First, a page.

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Purim

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of all the holidays Purim has always been celebrated with the most gaiety. Feasting, exchanging of gifts, gifts to the poor (shalah manos), and general merrymaking have traditionally characterized the festival. Jewish actors (Purim Shpielers) would stroll from house to house in the Jewish communities of Europe dramatizing the events recorded in the Scroll of Esther adding to the holiday gaiety. Thus, masquerading has become a manifestation of the Purim observance. In Palestine the celebration of Purim was climaxed with a grand carnival called the "Alloyada."

The Megillah (Book of Esther) is read in the synagogue to commemorate the devotion of Esther to her people, and the complete frustration of the villainous Haman when his plot to exterminate the Jews of ancient Persia resulted instead in his own hanging. The reading of Haman's name from the Megillah is greeted by the children with the rattling of greggers (noisemakers) and the stamping of feet. Mordecai, Esther's uncle, is also glorified because he refused to bow down to the wicked Haman, and played a heroic role in warning the Jewish people and preventing their extermination.

The traditional dessert for Purim is Hamantashen, three cornered cakes filled with poppy seeds or prunes. There are various interpretations of the shape of this pastry. Some believe that Haman wore a three-cornered hat, others that he wore a three cornered purse. In Italy there is a legend that Haman's ears were shaped like a donkey's, three-cornered and slightly elongated. The cookies therefore are shaped longer in that country. In Holland and the low countries, small cakes in the shape of a man studded with nuts and raisins like gingerbread men, symbolize Haman.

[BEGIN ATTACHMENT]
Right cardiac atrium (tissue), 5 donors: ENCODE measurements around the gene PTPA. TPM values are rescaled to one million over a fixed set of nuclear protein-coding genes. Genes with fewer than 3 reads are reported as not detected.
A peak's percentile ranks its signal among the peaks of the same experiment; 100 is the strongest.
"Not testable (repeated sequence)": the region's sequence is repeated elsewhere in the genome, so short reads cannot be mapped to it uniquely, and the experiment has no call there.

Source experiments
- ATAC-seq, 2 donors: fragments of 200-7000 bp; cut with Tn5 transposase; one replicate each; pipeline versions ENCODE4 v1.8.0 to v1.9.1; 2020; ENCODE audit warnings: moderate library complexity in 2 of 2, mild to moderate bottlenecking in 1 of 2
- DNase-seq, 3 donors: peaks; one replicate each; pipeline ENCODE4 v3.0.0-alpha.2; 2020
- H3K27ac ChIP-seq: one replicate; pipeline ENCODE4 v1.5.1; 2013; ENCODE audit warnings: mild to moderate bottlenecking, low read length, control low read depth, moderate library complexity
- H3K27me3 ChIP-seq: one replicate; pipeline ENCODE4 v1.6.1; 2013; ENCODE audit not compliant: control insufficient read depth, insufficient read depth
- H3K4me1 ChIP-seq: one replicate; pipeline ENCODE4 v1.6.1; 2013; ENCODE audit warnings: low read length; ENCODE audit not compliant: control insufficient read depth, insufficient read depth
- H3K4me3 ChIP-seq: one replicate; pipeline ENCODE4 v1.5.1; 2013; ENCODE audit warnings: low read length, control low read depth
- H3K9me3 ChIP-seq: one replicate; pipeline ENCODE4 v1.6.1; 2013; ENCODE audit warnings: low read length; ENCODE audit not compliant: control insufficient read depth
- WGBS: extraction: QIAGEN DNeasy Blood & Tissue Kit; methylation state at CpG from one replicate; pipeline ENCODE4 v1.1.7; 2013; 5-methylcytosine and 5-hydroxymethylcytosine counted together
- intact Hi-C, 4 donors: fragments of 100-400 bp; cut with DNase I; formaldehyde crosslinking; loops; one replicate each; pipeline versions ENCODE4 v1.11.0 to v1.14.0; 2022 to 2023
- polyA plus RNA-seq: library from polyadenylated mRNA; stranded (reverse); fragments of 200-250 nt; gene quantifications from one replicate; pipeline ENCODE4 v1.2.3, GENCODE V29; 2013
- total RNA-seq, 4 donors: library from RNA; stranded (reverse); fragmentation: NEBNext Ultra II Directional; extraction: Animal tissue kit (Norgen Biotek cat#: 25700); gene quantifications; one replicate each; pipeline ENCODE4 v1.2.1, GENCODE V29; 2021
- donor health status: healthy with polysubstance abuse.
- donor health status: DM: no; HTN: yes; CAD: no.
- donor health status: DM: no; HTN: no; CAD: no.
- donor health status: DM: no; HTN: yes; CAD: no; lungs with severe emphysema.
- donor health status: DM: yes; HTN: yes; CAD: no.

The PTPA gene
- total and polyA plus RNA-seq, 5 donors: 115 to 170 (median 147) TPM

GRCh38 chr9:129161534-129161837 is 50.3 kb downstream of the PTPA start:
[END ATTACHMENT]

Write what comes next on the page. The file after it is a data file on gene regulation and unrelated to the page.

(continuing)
Other traditional holiday goodies are served on Purim. Various salads can be arranged to form effigies of Haman or to glorify Esther.

SUGGESTED DISHES
POPPY SEED COOKIES, Page 177
MOTHER'S PURIM HALLAH, Page 156
HAMANTASHEN,(all types), Page 174-175
JULIA'S NUT AND POPPY SEED ROLLS, Page 178

OCR Text

of all the holidays Purim has always been celebrated with the most gaiety. Feasting, exchanging of gifts, gifts to the poor (shalah manos), and general merrymaking have traditionally characterized the festival. Jewish actors (Purim Shpielers) would stroll from house to house in the Jewish communities of Europe dramatizing the events recorded in the Scroll of Esther adding to the holiday gaiety. Thus, masquerading has become a manifestation of the Purim observance. In Palestine the celebration of Purim was climaxed with a grand carnival called the "Alloyada."

The Megillah (Book of Esther) is read in the synagogue to commemorate the devotion of Esther to her people, and the complete frustration of the villainous Haman when his plot to exterminate the Jews of ancient Persia resulted instead in his own hanging. The reading of Haman's name from the Megillah is greeted by the children with the rattling of greggers (noisemakers) and the stamping of feet. Mordecai, Esther's uncle, is also glorified because he refused to bow down to the wicked Haman, and played a heroic role in warning the Jewish people and preventing their extermination.

The traditional dessert for Purim is Hamantashen, three cornered cakes filled with poppy seeds or prunes. There are various interpretations of the shape of this pastry. Some believe that Haman wore a three-cornered hat, others that he wore a three cornered purse. In Italy there is a legend that Haman's ears were shaped like a donkey's, three-cornered and slightly elongated. The cookies therefore are shaped longer in that country. In Holland and the low countries, small cakes in the shape of a man studded with nuts and raisins like gingerbread men, symbolize Haman.

Other traditional holiday goodies are served on Purim. Various salads can be arranged to form effigies of Haman or to glorify Esther.

SUGGESTED DISHES
POPPY SEED COOKIES, Page 177
MOTHER'S PURIM HALLAH, Page 156
HAMANTASHEN,(all types), Page 174-175
JULIA'S NUT AND POPPY SEED ROLLS, Page 178

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